Last week, the Hamilton Lugar School of Global and International Studies had its annual America’s Role in the World conference. The two-day conference is the sort of event that reminds many students why they’re glad to be at a school like IU with the famous speakers and interesting global topics it brings to campus.
The conference reminds us of everything IU has to offer and the value of a liberal arts education, which will allow us to make a difference in a changing world. But it also reminds us of why so much of the heartland distrusts so-called global elites. As the students and scholars who are both native Midwesterners and at least temporarily involved in the ivory tower, we should communicate the knowledge we gain from the panelists without being condescending.
The topics at America's Role in the World ranged from climate change to specific bilateral relations and brought youth activists, pollsters, journalists and diplomats — notably, former Ambassador to Ukraine Marie Yovanovitch, who was central to impeachment — to share their expertise. They shared valuable and differing insights about America’s role in the world and students’ role in the world, and their contributions were nuanced and helpful.
Those insights, though, often spoke of non-academic America as a monolith. The primary audience was students and academics, many of the speakers made it clear who they were talking to — and who they weren't.
For example, parts of the discussion in the “Presidential Elections and U.S. Foreign Policy” panel lamented the average American’s lack of interest in global issues. The average American, the panelists suggested, is only concerned about issues that directly affect their finances. If you want them to care about any of the issues on the conference's docket, you have to find a way to frame it in terms of money. Nothing else can resonate with them.
This was not the only panel that took this tone, which is a dangerous one. It reduces the average voter to a walking wallet without values or non-economic interests. It is the sort of deterministic language that makes the average voter feel unwelcome in discourse surrounding foreign policy. It encourages disengagement.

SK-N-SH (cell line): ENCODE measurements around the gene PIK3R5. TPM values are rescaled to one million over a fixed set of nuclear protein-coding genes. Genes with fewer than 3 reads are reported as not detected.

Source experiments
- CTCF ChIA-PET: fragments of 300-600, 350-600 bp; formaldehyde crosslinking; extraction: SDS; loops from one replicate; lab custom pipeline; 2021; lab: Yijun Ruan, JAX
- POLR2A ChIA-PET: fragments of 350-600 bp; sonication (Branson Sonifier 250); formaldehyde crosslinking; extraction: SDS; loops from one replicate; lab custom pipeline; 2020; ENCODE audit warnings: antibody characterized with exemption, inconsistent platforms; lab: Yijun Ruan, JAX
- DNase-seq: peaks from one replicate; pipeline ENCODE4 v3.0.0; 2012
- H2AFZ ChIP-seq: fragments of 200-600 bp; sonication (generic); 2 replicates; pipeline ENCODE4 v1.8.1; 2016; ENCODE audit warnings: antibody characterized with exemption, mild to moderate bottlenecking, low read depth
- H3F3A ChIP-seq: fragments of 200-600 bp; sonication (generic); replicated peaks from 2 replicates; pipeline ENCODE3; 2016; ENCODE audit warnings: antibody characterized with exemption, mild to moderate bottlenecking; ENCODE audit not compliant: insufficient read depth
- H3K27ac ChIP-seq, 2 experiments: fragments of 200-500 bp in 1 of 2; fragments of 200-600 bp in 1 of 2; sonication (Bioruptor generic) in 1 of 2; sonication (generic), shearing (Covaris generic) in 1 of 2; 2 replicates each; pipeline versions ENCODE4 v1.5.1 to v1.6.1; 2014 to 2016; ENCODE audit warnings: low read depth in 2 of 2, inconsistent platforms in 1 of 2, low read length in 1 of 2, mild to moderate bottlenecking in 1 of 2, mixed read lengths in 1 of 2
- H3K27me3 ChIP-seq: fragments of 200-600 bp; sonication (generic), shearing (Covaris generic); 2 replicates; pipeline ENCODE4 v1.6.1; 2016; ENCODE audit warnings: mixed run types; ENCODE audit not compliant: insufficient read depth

Commentary and calls to action about election security and climate change should be applicable and accessible to all Americans.
It is true that some Americans are disengaged, but frustration with them lacks empathy. Why would Americans who don’t have health insurance or who have to choose between rent and medicine care about foreign policy unless it affects their lives directly? Why would Americans understand the supposed value of democracy promotion abroad when they don’t feel a functioning democracy in their everyday lives?
If this frustration is genuine — if panelists truly want more Americans to engage with U.S. foreign policy — the frustration should be directed up, not down to the grassroots. It should be directed at the pundits who use unnecessary jargon and sweeping predictions and bad analogies between vaguely similar historical events. It should be directed at the policymakers who have not delivered for the average American.
That’s where we come in and where we can shape the heartland’s role in the world. Many of us inhabit both spaces. We are both the intellectuals interested in international relations and the Midwestern kids who come from the same backgrounds that are being talked down to or talked past by conference panelists and pundits.
We can, and should, learn from the renowned experts at events like America's Role in the World. But we should also keep in mind where we come from and how we can share the invaluable knowledge we gain with our families and hometowns. We can do this without seeming as aloof as politicians that people shake hands with once a year.
In other words, we are poised to act as translators between the experts at conferences and Americans back at home, which is a powerful way to shape the heartland’s role in the world.
Kaitlyn Radde (she/her) is a sophomore studying political science. She plans to pursue a career in public interest law.
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